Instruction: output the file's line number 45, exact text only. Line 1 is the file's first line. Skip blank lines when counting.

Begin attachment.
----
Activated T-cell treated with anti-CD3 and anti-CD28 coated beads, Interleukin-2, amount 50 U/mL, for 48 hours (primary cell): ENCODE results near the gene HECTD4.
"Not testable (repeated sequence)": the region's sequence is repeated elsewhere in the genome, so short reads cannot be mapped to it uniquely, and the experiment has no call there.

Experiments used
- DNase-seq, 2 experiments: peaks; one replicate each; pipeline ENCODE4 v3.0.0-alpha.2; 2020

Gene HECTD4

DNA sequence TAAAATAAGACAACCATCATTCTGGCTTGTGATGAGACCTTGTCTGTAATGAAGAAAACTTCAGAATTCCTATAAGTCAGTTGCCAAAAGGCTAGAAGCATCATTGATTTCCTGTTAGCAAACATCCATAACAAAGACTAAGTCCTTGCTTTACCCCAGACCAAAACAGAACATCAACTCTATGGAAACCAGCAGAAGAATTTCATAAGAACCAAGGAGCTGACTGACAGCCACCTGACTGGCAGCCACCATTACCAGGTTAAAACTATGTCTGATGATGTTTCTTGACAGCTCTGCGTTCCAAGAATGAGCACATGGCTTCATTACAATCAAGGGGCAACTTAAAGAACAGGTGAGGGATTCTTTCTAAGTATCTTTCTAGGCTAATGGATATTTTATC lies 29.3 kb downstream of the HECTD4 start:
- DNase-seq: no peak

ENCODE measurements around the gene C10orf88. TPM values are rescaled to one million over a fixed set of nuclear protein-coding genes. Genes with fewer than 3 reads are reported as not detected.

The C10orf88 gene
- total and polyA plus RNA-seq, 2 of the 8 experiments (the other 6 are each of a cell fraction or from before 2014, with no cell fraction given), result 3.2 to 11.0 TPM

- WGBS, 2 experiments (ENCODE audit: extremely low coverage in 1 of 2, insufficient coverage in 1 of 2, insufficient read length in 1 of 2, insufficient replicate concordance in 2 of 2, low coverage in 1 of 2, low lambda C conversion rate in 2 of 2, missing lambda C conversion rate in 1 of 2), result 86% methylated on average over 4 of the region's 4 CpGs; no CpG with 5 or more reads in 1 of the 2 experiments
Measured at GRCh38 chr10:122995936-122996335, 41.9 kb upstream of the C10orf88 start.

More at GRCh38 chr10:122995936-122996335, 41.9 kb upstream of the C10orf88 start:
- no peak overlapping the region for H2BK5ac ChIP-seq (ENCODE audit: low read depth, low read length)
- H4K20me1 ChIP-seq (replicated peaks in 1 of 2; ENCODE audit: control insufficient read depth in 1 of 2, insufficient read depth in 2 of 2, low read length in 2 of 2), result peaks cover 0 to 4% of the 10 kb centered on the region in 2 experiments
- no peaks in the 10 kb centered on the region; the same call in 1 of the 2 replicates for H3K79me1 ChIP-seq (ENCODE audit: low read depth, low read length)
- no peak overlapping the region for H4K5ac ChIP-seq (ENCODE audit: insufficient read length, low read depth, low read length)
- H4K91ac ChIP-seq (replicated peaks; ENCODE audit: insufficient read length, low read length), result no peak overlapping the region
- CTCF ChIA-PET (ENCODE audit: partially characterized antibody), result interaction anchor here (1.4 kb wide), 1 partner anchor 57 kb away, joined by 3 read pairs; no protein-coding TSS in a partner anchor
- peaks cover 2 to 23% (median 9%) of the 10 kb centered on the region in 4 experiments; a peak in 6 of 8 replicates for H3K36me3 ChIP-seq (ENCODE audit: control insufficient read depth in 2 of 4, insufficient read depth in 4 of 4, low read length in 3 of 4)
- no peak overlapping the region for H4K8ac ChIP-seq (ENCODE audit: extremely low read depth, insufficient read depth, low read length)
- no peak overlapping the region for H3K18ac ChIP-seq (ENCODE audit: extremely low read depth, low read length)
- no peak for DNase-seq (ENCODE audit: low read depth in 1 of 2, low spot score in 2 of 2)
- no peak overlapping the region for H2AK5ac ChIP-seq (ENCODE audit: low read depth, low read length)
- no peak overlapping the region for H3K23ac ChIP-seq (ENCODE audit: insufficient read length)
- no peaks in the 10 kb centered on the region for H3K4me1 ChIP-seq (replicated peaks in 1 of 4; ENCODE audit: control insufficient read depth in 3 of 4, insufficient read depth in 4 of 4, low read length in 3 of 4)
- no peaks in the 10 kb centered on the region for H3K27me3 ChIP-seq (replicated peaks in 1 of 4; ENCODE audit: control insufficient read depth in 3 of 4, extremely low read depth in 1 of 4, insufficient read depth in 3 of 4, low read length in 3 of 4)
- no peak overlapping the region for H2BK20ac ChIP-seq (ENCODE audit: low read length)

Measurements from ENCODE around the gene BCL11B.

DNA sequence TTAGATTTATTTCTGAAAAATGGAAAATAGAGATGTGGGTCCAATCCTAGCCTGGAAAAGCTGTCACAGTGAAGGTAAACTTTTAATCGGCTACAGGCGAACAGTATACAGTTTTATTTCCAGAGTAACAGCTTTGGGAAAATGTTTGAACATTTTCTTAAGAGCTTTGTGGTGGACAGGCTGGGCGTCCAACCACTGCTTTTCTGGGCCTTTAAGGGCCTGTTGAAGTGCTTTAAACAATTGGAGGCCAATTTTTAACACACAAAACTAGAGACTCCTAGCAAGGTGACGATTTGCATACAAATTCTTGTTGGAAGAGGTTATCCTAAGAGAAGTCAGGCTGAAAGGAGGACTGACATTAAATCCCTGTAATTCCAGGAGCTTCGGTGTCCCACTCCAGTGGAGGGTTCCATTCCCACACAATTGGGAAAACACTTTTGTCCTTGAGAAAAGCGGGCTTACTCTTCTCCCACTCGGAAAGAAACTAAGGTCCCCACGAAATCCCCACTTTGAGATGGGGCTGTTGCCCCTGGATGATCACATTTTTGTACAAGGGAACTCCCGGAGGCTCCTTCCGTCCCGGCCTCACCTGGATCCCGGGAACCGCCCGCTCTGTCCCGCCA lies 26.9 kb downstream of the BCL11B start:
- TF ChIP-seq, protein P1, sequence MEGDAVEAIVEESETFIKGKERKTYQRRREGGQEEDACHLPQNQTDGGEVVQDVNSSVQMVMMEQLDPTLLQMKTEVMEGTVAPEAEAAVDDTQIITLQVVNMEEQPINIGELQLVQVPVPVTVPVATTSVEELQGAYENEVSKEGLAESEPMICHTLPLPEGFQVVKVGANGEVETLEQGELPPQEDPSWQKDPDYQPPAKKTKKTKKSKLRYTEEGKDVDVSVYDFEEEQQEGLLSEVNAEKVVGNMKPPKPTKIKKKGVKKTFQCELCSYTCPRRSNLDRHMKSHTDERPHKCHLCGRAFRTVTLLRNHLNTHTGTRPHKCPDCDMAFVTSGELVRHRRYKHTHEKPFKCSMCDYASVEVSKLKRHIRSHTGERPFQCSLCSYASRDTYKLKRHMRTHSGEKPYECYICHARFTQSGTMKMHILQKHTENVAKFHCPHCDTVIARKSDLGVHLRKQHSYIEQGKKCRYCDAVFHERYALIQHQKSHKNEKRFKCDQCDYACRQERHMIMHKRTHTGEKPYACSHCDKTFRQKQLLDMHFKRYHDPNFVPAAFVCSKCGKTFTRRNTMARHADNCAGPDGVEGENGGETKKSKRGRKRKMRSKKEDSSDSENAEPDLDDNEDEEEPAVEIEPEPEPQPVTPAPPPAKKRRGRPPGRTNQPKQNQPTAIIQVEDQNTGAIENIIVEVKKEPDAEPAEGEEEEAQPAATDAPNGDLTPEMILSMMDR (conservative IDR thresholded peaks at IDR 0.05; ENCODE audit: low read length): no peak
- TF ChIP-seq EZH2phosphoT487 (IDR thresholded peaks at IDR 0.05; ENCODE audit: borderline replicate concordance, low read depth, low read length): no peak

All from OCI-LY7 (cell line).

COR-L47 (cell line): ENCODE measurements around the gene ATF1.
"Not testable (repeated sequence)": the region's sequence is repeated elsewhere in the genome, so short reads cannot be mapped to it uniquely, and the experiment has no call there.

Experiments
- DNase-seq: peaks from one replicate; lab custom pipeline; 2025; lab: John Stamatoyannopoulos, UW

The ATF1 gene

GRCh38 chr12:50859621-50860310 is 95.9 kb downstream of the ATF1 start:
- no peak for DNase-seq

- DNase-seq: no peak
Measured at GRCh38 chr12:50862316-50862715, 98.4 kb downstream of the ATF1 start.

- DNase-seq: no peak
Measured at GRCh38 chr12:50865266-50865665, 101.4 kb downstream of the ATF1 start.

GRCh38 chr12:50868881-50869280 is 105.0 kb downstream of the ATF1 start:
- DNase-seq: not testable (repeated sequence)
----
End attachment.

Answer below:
GRCh38 chr12:50868881-50869280 is 105.0 kb downstream of the ATF1 start: